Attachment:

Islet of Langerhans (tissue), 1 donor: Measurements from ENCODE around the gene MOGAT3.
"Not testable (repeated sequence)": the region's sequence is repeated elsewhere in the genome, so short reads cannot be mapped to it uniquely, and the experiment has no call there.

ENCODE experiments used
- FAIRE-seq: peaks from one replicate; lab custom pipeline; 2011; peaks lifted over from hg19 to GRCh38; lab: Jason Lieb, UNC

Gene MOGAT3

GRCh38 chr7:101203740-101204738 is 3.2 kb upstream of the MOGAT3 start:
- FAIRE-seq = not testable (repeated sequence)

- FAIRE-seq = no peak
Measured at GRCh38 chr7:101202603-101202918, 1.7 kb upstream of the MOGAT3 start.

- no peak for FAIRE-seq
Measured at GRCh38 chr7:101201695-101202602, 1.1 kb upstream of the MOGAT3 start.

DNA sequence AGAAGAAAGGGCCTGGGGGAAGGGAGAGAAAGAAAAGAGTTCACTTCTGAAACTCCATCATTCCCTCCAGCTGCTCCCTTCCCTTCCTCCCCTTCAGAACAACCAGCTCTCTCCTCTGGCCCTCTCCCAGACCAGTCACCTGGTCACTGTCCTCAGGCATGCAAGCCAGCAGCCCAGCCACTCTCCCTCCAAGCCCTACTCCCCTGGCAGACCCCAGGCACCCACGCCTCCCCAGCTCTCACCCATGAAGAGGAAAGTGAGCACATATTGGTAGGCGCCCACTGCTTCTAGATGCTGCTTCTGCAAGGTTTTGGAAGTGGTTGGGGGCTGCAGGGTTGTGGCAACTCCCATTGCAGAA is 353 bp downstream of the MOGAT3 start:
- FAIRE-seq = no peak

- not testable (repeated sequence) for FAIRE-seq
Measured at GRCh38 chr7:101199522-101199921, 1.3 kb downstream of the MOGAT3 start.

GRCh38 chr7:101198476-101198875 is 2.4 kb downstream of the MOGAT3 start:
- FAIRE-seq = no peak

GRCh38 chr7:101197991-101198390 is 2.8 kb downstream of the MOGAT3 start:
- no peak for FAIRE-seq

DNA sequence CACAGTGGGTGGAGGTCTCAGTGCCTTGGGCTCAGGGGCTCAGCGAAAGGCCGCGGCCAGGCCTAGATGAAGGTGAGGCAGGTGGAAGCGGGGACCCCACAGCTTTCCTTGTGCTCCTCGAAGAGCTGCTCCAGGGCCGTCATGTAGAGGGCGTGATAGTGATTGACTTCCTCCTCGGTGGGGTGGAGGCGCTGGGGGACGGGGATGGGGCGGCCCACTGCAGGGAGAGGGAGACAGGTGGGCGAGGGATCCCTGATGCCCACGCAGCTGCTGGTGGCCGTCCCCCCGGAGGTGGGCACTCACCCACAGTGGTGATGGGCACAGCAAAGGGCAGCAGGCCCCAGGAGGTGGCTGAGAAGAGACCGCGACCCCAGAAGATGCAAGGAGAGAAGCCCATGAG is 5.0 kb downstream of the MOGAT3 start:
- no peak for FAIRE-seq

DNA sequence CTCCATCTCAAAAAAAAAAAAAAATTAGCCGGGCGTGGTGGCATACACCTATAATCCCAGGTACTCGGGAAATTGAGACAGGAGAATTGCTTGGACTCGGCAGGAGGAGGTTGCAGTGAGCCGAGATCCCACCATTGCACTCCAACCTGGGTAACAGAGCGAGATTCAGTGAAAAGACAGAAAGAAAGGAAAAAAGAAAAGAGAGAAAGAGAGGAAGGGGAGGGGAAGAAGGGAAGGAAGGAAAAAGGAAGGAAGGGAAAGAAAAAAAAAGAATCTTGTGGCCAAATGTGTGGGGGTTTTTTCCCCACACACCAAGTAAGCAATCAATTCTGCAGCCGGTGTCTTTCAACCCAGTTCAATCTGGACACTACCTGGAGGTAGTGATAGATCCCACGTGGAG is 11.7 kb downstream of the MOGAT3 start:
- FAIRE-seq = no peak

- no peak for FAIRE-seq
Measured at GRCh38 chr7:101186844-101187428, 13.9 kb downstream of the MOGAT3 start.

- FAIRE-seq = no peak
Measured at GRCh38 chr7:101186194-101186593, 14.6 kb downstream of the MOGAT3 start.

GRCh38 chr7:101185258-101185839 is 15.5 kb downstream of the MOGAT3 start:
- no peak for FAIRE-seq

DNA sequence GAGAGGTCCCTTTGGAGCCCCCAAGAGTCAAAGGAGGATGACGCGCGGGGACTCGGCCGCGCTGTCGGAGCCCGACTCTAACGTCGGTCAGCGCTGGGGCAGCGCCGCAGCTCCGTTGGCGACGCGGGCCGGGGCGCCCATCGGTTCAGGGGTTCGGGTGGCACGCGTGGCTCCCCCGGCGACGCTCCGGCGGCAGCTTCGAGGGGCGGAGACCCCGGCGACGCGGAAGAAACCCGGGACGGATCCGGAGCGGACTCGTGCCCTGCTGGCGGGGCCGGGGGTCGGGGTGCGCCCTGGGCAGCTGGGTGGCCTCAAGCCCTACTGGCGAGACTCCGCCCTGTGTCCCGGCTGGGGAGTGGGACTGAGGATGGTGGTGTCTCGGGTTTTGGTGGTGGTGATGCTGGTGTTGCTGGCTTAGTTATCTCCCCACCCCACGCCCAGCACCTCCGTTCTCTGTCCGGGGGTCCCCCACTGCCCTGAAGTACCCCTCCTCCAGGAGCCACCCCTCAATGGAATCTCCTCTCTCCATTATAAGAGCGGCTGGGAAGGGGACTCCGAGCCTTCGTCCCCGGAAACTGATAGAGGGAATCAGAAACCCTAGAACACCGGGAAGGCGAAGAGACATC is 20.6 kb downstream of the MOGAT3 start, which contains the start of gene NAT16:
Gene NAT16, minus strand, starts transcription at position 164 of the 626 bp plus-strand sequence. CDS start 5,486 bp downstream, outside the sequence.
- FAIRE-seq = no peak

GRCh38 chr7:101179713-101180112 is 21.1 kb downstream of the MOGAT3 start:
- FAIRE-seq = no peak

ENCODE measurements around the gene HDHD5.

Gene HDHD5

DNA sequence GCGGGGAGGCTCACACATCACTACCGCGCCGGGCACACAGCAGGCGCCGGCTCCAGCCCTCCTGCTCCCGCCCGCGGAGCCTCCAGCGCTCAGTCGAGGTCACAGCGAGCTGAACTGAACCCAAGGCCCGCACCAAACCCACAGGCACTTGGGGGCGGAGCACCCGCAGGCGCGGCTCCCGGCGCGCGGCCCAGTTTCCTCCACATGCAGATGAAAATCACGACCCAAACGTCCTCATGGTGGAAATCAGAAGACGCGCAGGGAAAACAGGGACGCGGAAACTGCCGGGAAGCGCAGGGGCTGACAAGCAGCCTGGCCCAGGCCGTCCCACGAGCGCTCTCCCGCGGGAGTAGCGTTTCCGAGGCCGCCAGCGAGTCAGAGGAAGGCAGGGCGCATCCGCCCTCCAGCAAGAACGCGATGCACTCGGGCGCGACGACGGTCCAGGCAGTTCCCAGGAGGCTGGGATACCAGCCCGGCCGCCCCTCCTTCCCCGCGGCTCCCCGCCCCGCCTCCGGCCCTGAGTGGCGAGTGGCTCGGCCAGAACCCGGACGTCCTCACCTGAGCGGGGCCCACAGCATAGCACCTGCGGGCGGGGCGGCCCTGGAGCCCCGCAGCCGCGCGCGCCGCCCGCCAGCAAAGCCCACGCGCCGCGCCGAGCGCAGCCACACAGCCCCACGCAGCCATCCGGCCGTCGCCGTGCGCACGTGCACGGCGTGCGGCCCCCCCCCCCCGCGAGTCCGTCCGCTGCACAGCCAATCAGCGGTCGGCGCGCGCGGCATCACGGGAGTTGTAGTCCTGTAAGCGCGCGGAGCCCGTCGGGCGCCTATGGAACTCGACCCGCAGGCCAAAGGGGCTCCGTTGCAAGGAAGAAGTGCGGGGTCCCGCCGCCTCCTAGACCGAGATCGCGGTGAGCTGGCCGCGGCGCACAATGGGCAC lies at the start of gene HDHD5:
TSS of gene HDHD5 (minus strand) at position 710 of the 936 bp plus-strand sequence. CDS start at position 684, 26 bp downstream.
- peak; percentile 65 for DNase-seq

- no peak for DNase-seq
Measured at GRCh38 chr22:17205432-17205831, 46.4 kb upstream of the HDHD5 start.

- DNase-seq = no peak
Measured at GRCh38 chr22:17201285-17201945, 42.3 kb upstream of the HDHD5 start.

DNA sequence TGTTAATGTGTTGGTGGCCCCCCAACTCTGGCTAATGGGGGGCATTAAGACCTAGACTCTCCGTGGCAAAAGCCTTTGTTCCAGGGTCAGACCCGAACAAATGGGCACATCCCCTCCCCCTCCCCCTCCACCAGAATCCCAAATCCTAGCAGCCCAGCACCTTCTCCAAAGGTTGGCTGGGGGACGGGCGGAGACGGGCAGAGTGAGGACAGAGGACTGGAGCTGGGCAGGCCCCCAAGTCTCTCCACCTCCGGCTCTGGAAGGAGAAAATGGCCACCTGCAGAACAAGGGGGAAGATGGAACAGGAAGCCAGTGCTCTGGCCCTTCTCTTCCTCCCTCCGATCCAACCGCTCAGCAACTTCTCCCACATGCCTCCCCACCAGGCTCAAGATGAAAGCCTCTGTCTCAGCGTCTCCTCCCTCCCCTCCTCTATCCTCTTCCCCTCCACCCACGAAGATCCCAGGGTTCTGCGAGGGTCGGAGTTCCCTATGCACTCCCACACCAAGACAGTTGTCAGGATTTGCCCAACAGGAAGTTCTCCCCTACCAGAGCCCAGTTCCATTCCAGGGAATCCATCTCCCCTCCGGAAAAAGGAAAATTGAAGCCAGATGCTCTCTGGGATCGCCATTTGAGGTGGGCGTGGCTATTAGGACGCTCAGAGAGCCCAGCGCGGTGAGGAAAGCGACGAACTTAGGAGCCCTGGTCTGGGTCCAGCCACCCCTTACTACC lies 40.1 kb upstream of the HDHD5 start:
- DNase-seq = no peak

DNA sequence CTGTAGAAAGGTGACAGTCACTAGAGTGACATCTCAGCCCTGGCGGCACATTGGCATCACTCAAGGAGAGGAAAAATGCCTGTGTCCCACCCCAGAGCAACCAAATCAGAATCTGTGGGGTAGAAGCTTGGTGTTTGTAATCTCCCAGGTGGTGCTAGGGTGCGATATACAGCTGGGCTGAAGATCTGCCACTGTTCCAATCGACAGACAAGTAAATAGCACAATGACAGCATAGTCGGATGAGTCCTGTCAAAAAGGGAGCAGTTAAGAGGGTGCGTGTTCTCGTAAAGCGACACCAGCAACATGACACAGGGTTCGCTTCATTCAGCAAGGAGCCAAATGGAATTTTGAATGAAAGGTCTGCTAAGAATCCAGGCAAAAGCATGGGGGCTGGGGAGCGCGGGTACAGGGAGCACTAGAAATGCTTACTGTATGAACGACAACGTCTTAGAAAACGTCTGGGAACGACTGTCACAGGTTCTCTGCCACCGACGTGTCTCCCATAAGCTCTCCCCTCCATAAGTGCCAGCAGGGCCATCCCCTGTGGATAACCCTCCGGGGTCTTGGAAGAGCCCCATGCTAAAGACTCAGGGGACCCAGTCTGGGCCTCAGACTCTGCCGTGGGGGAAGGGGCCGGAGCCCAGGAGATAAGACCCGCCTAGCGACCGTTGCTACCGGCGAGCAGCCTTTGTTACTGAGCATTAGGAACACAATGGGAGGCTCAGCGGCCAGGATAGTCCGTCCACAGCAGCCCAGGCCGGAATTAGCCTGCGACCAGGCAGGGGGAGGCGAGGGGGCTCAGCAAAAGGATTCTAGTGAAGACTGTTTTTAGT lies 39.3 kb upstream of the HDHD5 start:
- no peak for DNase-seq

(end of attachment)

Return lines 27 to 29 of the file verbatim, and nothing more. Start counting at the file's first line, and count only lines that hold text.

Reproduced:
Measured at GRCh38 chr7:101186194-101186593, 14.6 kb downstream of the MOGAT3 start.

GRCh38 chr7:101185258-101185839 is 15.5 kb downstream of the MOGAT3 start:
- no peak for FAIRE-seq